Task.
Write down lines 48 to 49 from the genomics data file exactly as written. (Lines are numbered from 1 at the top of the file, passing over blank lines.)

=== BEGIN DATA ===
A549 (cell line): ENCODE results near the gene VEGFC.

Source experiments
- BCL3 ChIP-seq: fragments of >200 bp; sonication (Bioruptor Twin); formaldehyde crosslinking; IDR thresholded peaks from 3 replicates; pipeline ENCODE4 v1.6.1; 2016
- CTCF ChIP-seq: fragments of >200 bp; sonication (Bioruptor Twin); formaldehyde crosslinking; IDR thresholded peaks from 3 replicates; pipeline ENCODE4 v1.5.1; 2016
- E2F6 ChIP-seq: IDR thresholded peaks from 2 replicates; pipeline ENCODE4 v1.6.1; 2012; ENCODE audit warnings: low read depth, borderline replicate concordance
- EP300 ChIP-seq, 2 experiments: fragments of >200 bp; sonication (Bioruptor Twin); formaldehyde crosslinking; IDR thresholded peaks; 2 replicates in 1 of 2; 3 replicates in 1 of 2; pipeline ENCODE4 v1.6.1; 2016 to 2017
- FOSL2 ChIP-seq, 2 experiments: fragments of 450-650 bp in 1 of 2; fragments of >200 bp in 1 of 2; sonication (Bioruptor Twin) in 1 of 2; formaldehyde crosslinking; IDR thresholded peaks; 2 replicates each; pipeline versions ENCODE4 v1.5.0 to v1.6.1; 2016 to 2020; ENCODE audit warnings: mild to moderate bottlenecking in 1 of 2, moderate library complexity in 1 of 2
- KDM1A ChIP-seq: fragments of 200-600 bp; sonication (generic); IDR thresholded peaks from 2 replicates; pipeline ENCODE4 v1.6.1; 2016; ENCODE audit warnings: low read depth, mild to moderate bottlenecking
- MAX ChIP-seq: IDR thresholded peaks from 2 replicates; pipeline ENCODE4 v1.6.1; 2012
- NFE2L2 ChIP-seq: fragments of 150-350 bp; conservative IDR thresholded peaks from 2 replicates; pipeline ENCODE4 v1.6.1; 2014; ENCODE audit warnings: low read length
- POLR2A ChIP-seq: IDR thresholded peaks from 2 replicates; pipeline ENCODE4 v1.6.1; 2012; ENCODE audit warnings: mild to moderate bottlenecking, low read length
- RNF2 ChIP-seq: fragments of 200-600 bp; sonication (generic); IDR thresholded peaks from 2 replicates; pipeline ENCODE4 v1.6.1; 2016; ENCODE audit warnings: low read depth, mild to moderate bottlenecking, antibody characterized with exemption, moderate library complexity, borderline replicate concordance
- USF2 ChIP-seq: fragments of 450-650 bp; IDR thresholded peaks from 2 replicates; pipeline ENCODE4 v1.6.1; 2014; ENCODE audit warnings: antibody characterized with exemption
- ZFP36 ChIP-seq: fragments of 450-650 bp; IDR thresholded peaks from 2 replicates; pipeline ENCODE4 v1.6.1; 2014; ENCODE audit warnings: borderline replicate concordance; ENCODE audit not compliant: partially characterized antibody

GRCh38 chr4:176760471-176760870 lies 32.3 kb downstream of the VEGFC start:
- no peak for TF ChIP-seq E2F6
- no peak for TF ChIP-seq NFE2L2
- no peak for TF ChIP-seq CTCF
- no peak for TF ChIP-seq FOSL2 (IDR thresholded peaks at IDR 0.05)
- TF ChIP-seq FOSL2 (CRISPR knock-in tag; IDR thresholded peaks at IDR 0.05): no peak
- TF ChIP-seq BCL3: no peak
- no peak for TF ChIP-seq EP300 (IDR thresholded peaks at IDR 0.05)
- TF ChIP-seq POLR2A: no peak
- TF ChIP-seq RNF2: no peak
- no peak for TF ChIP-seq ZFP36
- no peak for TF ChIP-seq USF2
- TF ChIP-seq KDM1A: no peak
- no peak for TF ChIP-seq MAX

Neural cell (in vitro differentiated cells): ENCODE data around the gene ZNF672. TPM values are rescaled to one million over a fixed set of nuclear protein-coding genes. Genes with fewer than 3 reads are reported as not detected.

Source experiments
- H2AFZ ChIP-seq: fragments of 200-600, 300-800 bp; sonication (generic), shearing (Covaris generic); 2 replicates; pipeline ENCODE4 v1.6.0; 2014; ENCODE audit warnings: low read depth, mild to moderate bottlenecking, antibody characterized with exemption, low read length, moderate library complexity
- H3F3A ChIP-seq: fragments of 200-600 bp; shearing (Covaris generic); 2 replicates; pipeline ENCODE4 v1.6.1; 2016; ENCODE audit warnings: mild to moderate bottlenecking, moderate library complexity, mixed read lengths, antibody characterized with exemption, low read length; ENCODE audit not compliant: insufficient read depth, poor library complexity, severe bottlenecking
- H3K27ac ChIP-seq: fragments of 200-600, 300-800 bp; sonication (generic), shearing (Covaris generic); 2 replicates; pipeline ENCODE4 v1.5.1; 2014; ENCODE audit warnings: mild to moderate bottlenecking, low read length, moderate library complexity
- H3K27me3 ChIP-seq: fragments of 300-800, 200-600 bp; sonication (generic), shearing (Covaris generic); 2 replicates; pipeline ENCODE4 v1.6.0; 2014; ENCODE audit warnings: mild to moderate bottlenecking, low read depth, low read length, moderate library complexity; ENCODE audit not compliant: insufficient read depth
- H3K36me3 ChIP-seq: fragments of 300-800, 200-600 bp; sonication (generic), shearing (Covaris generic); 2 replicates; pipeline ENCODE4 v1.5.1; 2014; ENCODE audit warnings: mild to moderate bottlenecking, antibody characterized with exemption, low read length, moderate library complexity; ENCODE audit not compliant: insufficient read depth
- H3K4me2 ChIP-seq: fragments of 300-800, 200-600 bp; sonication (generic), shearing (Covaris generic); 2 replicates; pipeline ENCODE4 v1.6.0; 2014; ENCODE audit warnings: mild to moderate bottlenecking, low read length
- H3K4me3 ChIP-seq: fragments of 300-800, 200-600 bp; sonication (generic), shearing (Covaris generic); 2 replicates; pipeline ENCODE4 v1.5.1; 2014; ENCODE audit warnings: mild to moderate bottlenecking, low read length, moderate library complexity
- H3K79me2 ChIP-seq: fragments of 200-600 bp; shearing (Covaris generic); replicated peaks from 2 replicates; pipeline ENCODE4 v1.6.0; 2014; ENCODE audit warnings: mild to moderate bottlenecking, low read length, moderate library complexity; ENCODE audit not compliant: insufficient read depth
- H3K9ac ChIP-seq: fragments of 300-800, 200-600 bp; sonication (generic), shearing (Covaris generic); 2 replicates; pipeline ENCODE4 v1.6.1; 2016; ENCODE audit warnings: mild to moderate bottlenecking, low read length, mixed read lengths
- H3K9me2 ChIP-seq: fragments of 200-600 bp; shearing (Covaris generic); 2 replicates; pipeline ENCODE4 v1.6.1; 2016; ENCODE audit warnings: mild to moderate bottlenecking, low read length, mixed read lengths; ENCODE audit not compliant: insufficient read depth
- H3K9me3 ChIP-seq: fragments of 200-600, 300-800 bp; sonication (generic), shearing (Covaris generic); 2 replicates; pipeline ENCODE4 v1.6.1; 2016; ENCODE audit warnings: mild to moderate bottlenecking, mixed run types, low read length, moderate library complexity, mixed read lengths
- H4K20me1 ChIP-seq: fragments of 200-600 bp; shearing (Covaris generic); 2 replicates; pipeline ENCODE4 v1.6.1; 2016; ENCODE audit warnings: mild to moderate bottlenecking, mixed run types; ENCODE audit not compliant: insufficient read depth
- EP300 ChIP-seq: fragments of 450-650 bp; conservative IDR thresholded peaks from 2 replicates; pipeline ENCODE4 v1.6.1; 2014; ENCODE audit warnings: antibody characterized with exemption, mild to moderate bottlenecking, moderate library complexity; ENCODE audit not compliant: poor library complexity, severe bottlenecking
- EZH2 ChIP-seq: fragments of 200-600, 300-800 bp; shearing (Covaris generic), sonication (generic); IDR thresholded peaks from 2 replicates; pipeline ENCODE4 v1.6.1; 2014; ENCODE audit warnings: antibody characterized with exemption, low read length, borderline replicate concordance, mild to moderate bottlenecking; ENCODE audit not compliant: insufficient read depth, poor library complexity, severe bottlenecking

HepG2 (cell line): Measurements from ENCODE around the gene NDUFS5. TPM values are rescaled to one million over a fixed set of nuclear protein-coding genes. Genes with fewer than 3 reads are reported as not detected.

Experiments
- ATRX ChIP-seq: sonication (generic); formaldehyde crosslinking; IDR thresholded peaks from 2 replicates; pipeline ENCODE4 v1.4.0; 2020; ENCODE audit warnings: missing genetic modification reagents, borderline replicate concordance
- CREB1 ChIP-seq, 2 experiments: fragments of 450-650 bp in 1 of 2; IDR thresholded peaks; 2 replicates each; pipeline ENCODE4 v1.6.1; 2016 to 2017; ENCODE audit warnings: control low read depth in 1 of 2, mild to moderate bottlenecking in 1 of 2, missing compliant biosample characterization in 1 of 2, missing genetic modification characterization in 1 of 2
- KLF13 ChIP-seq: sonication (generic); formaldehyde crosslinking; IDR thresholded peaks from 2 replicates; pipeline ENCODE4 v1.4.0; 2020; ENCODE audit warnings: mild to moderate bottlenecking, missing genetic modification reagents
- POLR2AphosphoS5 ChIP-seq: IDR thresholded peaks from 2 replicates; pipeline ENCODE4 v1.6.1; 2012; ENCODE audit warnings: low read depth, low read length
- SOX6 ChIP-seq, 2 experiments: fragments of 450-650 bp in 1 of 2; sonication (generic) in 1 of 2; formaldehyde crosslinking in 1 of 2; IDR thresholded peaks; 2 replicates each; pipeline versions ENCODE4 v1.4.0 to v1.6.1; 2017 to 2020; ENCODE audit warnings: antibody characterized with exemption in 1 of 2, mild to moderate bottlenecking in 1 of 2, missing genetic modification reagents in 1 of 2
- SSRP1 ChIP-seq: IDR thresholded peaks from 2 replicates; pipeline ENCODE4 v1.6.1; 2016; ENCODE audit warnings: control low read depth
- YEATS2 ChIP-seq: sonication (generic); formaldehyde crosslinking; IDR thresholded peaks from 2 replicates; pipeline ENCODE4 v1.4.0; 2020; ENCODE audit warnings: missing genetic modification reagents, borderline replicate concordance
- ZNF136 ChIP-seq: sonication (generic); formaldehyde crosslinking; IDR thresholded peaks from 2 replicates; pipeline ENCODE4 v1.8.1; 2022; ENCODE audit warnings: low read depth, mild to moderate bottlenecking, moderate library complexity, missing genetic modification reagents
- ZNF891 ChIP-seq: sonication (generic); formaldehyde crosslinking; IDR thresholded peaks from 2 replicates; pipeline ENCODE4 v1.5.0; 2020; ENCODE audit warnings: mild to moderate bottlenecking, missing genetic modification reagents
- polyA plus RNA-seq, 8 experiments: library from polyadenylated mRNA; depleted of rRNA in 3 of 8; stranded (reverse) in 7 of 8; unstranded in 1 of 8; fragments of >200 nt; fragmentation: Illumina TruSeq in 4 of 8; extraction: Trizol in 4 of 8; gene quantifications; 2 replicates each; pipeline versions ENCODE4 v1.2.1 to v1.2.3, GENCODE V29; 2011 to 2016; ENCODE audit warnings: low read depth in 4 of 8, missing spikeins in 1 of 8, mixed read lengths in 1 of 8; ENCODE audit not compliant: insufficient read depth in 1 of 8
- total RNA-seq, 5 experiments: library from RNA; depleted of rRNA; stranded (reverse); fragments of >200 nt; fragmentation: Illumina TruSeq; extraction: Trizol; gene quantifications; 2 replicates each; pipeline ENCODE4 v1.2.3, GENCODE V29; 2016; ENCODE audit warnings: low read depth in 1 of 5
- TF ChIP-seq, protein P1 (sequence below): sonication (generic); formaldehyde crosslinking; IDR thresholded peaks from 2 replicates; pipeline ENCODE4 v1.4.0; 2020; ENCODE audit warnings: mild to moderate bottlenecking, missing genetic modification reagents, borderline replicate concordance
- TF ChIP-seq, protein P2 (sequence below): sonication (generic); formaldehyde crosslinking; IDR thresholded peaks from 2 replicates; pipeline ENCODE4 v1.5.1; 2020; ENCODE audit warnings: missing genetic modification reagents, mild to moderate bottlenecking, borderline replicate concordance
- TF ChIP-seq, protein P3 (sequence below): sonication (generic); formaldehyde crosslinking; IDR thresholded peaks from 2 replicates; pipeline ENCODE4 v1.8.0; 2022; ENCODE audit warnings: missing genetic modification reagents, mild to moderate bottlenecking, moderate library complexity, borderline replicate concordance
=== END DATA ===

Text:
- CREB1 ChIP-seq, 2 experiments: fragments of 450-650 bp in 1 of 2; IDR thresholded peaks; 2 replicates each; pipeline ENCODE4 v1.6.1; 2016 to 2017; ENCODE audit warnings: control low read depth in 1 of 2, mild to moderate bottlenecking in 1 of 2, missing compliant biosample characterization in 1 of 2, missing genetic modification characterization in 1 of 2
- KLF13 ChIP-seq: sonication (generic); formaldehyde crosslinking; IDR thresholded peaks from 2 replicates; pipeline ENCODE4 v1.4.0; 2020; ENCODE audit warnings: mild to moderate bottlenecking, missing genetic modification reagents